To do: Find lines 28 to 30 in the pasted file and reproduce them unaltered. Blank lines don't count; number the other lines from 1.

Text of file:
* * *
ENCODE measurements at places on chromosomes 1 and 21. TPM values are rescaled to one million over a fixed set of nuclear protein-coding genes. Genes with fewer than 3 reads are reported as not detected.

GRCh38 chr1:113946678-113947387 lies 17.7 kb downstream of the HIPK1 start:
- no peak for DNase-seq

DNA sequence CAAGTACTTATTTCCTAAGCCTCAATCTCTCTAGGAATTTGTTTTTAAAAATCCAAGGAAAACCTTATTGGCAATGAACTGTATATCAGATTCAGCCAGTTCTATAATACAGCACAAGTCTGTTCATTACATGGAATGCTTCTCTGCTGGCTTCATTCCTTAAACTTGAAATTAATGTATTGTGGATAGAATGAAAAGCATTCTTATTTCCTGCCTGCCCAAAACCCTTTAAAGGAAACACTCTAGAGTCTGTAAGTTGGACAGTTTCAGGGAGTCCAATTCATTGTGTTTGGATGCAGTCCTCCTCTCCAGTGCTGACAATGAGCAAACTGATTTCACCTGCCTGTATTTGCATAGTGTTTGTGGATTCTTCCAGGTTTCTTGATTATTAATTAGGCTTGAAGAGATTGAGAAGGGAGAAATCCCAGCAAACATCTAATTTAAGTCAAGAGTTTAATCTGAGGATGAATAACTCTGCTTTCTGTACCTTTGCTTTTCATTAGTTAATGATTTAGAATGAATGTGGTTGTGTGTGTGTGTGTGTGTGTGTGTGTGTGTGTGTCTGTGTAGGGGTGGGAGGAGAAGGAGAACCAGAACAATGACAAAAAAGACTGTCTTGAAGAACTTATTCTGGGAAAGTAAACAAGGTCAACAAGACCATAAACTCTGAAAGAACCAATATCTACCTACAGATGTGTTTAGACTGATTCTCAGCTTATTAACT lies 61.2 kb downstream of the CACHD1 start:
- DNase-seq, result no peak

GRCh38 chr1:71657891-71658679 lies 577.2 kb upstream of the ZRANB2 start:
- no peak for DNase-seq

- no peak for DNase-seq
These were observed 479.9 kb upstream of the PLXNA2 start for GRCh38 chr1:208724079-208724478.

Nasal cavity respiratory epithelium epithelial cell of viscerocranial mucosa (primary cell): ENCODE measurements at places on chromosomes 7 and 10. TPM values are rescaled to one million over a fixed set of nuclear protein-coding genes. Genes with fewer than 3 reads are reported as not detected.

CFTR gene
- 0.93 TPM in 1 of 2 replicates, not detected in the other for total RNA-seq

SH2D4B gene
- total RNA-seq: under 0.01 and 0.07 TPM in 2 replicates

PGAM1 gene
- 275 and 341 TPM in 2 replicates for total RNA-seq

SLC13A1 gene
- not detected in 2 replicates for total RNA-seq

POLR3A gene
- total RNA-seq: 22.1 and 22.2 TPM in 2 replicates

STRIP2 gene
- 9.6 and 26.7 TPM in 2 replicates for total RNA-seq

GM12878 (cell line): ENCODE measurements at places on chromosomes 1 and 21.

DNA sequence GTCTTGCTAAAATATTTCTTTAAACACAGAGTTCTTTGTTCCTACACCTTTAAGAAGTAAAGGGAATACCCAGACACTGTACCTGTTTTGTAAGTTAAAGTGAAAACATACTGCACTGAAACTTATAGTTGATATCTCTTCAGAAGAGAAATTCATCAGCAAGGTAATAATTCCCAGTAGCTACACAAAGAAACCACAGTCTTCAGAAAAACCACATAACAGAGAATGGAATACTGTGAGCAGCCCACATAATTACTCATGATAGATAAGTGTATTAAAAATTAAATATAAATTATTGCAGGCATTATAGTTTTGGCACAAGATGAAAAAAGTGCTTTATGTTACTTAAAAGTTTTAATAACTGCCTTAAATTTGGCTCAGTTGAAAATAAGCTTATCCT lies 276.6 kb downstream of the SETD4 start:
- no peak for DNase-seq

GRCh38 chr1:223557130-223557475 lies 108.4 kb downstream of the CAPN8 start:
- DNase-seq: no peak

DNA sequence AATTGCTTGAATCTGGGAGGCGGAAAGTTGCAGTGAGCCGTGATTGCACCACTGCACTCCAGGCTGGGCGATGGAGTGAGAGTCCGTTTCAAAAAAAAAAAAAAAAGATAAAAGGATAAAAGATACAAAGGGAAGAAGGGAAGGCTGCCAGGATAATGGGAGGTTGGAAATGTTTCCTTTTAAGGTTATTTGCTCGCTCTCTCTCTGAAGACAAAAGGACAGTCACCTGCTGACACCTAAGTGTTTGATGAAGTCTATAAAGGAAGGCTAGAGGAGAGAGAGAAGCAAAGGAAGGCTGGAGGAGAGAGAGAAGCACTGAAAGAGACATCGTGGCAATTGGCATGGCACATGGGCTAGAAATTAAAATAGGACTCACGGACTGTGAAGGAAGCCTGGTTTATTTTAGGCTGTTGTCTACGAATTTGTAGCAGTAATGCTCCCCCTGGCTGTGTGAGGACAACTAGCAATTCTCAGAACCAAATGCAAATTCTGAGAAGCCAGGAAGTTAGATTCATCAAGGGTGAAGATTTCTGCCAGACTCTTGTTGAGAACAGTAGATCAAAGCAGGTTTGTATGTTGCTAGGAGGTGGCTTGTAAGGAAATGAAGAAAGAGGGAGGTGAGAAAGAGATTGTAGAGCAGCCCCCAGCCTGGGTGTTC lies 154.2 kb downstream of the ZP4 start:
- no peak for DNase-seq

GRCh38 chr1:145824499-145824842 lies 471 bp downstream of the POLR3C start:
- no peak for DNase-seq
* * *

DNA sequence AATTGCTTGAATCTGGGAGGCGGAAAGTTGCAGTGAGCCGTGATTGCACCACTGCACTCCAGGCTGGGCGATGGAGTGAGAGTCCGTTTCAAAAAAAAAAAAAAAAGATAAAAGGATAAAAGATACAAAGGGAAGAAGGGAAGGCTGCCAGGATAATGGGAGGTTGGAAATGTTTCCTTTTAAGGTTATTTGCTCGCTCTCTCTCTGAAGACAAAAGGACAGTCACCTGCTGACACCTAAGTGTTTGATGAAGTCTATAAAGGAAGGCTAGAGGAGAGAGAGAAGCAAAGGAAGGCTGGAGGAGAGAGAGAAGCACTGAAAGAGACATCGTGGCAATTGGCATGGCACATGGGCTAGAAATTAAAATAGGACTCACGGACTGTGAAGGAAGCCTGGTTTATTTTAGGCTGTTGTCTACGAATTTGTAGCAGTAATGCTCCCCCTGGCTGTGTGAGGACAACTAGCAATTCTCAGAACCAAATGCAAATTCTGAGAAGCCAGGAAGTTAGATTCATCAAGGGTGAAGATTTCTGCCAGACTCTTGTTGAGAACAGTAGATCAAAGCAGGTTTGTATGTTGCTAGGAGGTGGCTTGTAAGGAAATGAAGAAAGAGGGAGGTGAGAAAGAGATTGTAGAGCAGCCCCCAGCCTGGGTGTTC lies 154.2 kb downstream of the ZP4 start:
- no peak for DNase-seq

GRCh38 chr1:145824499-145824842 lies 471 bp downstream of the POLR3C start: